Return on investment

Return on investment or ROI is the ratio between the profits and costs of an investment. It is a measure, frequently used by investors to evaluate the profitability of an investment or to compare the cost-effectiveness of different investments.

ROI’s application to real estate

In the real estate market, ROI is used to gauge the lucrativeness of a real estate investment as a percentage of its total cost. Principally, the return on investment is a metric of a property’s income-producing ability — higher ROI implies the property will surpass its price in profitability.

ROI values are also used for real estate comparisons. Return on investment on numerous properties available in the housing market are calculated, and the one with the highest ROI value is generally selected.

Due to its objectiveness, ROI has emerged as the best indicator for determining the value of a real estate investment.

How to calculate ROI

Return on investment follows an easy to understand equation:

ROI = (Revenue – Operational Costs) / Total Property Cost


Revenue – Total revenue generated by property over the period

Operational Costs – Expenses (maintenance, insurance, management, etc.) spent to generate revenue

Total Property Cost – Total money spent to buy a particular property, which includes all initial money spent to pay for property price, transfer fees, agency fees, etc.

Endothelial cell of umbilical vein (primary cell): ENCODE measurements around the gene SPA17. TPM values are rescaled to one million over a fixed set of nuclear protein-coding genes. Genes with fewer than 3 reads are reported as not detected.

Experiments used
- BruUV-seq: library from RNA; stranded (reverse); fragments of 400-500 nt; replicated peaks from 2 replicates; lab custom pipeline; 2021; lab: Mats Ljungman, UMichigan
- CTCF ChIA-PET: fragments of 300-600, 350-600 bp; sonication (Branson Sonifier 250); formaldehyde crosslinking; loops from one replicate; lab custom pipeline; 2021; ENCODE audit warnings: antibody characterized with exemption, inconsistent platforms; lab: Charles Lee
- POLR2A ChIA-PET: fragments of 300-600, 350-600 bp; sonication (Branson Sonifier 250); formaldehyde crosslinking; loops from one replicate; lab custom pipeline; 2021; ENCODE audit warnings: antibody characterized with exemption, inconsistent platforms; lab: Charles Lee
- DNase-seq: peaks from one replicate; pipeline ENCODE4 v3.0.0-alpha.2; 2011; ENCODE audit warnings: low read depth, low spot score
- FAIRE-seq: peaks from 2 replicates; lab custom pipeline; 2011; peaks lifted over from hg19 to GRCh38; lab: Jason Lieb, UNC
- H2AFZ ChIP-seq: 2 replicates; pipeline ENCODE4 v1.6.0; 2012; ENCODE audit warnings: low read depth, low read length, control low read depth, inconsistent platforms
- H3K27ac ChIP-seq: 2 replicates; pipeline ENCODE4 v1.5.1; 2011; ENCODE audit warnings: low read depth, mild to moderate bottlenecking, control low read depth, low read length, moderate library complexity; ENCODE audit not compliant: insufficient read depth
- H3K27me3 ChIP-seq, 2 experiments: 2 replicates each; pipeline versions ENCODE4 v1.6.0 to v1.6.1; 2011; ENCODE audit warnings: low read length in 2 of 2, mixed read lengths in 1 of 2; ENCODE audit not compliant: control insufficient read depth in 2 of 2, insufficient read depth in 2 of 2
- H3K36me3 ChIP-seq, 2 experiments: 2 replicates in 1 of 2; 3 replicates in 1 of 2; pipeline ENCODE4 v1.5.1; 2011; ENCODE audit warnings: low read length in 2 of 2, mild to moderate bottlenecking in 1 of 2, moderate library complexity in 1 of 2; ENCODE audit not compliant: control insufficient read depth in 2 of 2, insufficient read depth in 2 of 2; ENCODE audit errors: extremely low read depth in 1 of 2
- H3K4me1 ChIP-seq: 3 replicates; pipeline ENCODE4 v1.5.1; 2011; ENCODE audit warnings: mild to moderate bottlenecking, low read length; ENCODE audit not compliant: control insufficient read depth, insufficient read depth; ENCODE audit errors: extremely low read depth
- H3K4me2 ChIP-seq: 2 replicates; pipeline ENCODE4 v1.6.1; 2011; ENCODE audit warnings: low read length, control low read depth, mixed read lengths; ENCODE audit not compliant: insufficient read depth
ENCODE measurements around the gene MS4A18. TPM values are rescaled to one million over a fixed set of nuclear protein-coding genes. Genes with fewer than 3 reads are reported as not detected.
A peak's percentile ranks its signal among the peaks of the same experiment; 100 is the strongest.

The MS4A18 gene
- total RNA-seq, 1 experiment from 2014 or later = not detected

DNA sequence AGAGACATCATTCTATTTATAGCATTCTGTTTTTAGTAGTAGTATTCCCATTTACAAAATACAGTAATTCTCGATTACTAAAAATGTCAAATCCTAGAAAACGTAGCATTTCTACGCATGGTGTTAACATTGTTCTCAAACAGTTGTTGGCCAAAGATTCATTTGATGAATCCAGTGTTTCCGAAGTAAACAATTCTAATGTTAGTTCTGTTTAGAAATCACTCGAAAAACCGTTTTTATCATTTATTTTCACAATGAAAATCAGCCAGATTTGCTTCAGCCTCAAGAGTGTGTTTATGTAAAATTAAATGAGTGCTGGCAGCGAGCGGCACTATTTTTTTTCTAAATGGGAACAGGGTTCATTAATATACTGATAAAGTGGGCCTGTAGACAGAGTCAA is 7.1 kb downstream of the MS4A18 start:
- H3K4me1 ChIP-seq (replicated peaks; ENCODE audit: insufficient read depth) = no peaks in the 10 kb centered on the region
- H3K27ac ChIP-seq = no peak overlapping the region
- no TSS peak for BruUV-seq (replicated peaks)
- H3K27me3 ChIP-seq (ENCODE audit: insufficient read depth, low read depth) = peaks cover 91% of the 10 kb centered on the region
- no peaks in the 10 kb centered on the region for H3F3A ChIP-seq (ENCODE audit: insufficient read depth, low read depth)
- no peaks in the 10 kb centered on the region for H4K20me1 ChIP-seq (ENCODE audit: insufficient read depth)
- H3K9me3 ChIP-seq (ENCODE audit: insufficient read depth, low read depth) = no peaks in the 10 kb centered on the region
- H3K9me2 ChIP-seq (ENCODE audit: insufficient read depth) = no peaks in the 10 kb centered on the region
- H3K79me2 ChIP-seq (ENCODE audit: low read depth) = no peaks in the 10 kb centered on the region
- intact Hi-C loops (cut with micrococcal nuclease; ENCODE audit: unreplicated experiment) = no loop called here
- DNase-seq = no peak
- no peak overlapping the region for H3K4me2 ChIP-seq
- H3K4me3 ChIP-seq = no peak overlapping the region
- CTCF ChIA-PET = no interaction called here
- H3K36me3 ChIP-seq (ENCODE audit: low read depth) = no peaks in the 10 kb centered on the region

Essentially, the return on investment is calculated for the life of the property (being bought to resold). Therefore, the profit or loss at the time of resale is accounted for from the revenue.

It is important to note that Yield and ROI are different concepts. Yield is the percentage calculated as Annual Rent divided by Property Price, and it does not consider any of the operational expense (maintenance, service charges) to generate that rent or additional costs (DLD fees, agency fees) paid during the purchase of the asset.

Criteria for ROI selection

Each investor has a different criterion that defines the strength of the ROI; different variables also come into play here. As a general rule, investors should consider the highest ROI in comparison to the market standards, but higher ROI might involve higher risks.

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